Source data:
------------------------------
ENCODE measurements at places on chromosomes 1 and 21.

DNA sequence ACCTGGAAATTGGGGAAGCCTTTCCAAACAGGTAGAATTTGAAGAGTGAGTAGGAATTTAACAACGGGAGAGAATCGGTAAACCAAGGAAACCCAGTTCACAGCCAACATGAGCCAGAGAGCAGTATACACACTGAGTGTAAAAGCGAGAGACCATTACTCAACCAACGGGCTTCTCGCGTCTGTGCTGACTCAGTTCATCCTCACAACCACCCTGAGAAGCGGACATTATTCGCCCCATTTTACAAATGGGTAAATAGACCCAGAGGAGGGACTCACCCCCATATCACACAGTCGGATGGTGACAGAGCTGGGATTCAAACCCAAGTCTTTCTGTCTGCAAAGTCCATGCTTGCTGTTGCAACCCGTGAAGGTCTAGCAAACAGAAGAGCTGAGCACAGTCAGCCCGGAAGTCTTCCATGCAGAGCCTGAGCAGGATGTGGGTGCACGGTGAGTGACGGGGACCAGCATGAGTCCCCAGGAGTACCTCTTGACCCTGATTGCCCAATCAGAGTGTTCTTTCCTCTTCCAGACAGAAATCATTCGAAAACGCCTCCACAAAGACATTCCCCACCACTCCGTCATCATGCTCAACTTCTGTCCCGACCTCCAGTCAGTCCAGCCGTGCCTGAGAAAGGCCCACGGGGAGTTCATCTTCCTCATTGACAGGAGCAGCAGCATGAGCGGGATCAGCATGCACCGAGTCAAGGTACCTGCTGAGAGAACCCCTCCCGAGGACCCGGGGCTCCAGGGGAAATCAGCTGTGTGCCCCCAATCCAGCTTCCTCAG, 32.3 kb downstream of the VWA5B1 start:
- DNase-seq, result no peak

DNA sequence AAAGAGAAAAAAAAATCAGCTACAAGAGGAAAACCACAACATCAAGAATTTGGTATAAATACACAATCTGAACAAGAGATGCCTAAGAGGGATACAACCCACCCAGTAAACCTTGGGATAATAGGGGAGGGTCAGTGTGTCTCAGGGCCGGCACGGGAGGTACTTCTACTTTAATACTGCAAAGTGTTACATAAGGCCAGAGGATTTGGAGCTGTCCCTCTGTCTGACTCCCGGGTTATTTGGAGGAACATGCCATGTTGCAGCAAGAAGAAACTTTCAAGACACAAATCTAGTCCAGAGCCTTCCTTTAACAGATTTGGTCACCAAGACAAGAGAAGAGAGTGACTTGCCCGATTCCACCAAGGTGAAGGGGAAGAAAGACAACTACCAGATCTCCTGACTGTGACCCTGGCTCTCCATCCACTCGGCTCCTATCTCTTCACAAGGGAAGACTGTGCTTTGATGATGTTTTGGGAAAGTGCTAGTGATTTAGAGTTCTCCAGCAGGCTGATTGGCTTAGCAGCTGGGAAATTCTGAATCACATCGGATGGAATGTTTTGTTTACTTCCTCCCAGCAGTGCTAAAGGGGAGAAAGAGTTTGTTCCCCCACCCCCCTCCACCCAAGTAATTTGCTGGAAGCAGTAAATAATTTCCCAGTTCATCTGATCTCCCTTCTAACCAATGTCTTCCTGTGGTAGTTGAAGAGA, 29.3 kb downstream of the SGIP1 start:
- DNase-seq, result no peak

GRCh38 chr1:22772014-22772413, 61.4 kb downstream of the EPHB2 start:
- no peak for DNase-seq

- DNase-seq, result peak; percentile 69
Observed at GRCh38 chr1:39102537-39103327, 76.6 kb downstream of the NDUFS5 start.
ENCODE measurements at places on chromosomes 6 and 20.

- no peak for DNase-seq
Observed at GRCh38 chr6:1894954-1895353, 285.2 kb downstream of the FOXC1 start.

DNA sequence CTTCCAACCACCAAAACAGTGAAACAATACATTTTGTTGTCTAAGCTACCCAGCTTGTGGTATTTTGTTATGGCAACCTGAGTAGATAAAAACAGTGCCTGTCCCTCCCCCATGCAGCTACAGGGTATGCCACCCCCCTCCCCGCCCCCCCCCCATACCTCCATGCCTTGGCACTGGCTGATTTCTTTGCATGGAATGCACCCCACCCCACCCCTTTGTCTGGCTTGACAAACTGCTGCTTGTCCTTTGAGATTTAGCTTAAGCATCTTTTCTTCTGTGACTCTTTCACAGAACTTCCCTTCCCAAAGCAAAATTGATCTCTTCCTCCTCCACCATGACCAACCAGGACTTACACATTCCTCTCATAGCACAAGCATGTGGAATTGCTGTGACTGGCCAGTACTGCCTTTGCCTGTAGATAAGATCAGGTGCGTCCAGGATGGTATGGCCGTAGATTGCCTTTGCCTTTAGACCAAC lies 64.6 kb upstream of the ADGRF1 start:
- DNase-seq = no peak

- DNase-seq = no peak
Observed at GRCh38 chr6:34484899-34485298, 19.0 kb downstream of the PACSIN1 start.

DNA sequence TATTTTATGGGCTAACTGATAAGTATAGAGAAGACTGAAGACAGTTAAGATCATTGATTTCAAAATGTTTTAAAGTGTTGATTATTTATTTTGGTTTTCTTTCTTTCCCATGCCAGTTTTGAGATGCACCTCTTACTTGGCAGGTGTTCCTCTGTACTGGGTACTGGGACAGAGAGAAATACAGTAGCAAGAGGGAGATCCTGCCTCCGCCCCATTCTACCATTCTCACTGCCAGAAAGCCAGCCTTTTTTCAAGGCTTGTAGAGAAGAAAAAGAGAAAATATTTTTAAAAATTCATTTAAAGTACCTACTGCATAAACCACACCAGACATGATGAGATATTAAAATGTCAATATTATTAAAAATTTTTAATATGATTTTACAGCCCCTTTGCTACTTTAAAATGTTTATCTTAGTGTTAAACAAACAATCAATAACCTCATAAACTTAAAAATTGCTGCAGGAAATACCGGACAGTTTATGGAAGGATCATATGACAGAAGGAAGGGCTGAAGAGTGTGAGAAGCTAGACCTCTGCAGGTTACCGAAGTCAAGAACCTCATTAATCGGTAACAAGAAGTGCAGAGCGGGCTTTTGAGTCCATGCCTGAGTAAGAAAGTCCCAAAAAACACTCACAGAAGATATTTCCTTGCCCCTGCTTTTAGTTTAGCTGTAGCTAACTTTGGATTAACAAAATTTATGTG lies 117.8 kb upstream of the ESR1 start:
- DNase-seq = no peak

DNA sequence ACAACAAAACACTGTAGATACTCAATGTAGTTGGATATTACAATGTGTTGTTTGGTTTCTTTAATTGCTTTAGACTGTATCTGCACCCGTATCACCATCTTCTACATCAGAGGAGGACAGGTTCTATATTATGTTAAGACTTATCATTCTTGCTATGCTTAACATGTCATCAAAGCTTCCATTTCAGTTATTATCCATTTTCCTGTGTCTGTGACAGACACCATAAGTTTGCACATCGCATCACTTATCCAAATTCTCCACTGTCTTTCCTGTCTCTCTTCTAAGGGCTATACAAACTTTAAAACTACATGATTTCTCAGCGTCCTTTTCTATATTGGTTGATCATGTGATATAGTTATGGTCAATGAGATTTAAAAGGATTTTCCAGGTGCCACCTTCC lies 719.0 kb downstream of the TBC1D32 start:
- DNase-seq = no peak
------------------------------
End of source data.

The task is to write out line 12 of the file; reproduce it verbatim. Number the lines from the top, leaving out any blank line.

Observed at GRCh38 chr6:1894954-1895353, 285.2 kb downstream of the FOXC1 start.